Notes Harmon Working with Mickelson

By Associated PressFebruary 21, 2007, 5:00 pm
2007- WGC-AccentureMARANA, Ariz. -- Butch Harmon spent the morning watching Phil Mickelson hit balls on the practice range at The Gallery, although it was more a convenience than a change in coaches.
Harmon said Mickelson wasn't entirely pleased with how he was hitting the ball, even though he won at Pebble Beach by five shots and lost in a playoff to Charles Howell III at Riviera.
``Rick Smith isn't here this week, and Phil called me last night and asked if I could take a look,'' Harmon said.
Paul Casey comes to the Accenture Match Play Championship with renewed confidence in this format.
Five months ago, Casey steamrolled through an impressive lineup of champions on his way to the HSBC World Match Play Championship, beating Retief Goosen, Mike Weir, Colin Montgomerie and Shaun Micheel at Wentworth.
He also beat Jim Furyk in singles at the Ryder Cup, meaning he beat three major champions from the 2003 season.
``My match play record last year was pretty good,'' Casey said. ``In fact, the last couple of years it has not been bad. This is 18-hole match play, so you have to be quick out of the blocks. It does help to have confidence.''
Casey lost in the first round last year to Henrik Stenson at La Costa, and he is among several players who were thrilled to leave the spongy, soggy greens of northern San Diego for desert conditions north of Tucson. Casey went to Arizona State and still lives in Scottsdale.
His performance at Wentworth was worth noting.
He never trailed over the final 71 holes he played, posted the largest margin of a championship (10 and 8) and played only 126 holes over the four 36-hole matches.
He opens with Weir, who was leading Casey in the second round when the Canadian's back flared up and Casey pulled away.
``I beat him at the World Match Play, but he did have a slight injury, and I think this is going to be a tight match,'' Casey said.
The Accenture Match Play Championship makes it debut this week on the South Course at The Gallery on Dove Mountain, but it won't he here long. Jack Nicklaus was in town Tuesday to talk about a 36-hole project he is designing - a members' course, and one to be used for the Match Play starting in 2009.
Nicklaus said he would design it for match play, although he's not sure what that means.
``You might have a couple of more difficult pins in some awkward areas that you might not want to have for a medal play tournament,'' he said. ``I really haven't made up my mind how tough I want to make the golf course.''
He said it would be about 7,800 yards from the championship tees, accounting for the 4,000 feet altitude at Dove Mountain that would make the course play closer to 7,500 yards.
``Which for these guys is fine,'' he said.
Detroit Tigers manager Jim Leyland shared a story about allowing someone to manage a game with him this spring for a $10,000 donation to a cancer charity.
That raised the question - what would Leyland pay to do?
``I'd pay $1,000 to golf with Tiger Woods,'' he said. ``In fact, I might pay $5,000 for a round of golf for charity.''
When the AL Manager of the Year was told that people make $50,000 donations to charity to play with Woods, he decided that would be too much for him.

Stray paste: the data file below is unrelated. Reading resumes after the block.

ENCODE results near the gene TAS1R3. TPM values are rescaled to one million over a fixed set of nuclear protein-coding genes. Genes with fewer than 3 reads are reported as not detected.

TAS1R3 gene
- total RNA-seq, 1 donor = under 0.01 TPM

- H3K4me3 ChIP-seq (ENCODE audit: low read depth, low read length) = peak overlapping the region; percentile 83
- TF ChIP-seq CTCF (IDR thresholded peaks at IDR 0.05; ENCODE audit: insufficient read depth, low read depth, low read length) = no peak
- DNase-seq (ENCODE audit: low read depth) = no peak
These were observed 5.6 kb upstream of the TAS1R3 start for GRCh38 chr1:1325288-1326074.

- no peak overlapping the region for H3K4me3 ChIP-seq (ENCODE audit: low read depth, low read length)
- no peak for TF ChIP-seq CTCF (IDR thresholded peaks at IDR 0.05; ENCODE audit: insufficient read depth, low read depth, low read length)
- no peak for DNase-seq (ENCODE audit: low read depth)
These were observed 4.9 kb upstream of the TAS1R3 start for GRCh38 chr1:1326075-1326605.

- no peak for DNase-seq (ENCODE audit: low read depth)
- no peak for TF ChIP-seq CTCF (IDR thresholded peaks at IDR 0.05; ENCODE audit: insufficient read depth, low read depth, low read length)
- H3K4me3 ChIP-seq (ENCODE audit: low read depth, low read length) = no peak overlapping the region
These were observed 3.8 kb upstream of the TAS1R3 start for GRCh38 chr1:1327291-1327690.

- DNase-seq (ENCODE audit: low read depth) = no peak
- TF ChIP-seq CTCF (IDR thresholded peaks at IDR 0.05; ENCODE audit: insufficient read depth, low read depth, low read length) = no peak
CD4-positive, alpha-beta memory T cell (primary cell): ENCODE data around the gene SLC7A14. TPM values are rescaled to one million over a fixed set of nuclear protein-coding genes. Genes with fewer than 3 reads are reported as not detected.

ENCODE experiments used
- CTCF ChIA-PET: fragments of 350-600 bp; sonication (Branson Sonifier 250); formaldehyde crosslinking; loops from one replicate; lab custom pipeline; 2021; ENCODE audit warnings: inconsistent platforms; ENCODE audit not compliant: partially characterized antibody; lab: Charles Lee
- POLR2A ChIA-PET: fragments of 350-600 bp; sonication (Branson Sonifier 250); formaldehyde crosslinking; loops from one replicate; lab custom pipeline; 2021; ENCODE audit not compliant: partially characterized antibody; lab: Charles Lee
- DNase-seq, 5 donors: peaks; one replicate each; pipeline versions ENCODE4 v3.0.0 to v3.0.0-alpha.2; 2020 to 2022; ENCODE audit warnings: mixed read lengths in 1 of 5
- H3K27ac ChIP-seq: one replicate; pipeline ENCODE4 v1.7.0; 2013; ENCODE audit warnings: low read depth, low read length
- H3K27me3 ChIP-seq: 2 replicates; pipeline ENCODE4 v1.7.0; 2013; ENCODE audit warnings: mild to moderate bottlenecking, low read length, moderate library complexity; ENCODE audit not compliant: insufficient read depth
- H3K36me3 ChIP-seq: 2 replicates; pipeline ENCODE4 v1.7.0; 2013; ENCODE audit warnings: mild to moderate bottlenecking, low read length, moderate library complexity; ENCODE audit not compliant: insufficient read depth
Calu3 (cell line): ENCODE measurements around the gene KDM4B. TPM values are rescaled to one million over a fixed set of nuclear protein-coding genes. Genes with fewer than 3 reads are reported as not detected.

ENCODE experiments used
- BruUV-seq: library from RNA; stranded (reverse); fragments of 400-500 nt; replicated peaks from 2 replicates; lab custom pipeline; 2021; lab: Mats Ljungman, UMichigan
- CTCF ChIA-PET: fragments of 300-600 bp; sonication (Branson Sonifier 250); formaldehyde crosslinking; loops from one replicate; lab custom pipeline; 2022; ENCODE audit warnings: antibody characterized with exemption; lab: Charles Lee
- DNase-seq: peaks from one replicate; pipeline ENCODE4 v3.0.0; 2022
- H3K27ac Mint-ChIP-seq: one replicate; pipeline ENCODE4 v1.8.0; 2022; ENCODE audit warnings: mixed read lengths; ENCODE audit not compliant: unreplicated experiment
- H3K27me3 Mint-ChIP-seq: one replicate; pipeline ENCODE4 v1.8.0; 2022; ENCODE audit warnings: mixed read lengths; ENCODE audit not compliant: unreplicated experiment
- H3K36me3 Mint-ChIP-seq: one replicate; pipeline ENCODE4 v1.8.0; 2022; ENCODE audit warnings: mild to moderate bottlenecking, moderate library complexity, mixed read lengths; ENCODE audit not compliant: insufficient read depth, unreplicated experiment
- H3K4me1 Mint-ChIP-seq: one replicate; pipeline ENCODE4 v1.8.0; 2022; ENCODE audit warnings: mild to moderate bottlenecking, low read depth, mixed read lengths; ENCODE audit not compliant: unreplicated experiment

``I love you Tiger, but I'm sorry,'' he said.
Leyland said he gets 18 strokes when he plays with his coaches such as Gene Lamont and Lloyd McClendon
``Would I be nervous? No. I'd be bad,'' he joked. ``When he sees me play, he might be real nervous. I played with Arnold Palmer once and it was one of the biggest thrills of my life. After playing good on the front, shooting a 41, I hit a bad shot on the back and he gave me the best advice I ever had, 'Jim, you're not good enough to get mad. Enjoy the round.'
``It was great advice. I get more nervous playing with Lamont and McClendon for a whopping 5 bucks.''
Someone told Rory Sabbatini about Nextel Cup drivers getting docked 100 points for cheating, and asked whether he would like to see FedExCup points taken away for slow play.
Which is a lot like asking Jack Nicklaus if the ball goes too far.
``Take them all away,'' Sabbatini said. ``I'd be leading by the end of the year.''
Well, it might be a close race. Sabbatini said everyone knows who the slow players on tour are, which prompted another question whether anyone played quicker than the South African.
His undisputed champion was Mark Calcavecchia, followed by John Daly, and a mention for Chris Riley. There was one more who impressed Sabbatini, although he needed prodding to remember who it was - Lucas Glover.
``If you spend too much time on the tee, you might get involved in his back swing,'' Sabbatini said.
Stephen Ames had to carry the label of ``9 and 8'' for a month after Tiger Woods beat him by that margin in the first round of the Accenture Match Play Championship last year.
That changed after he won The Players Championship, but he still got some ribbing - even from his father.
``It was in the club with all of the other friends at home in Trinidad,'' Ames said earlier this year. ``It was pretty good, actually. I was killing myself laughing. I can't remember what it was. I've got to call him now and find out what it was.''
The next day, Ames was walking down the seventh fairway at Kapalua when he said, ``I remember what my father said.''
``No way I'm telling you,'' he said. ``I was having dinner last night and I suddenly remembered, and I couldn't stop laughing.''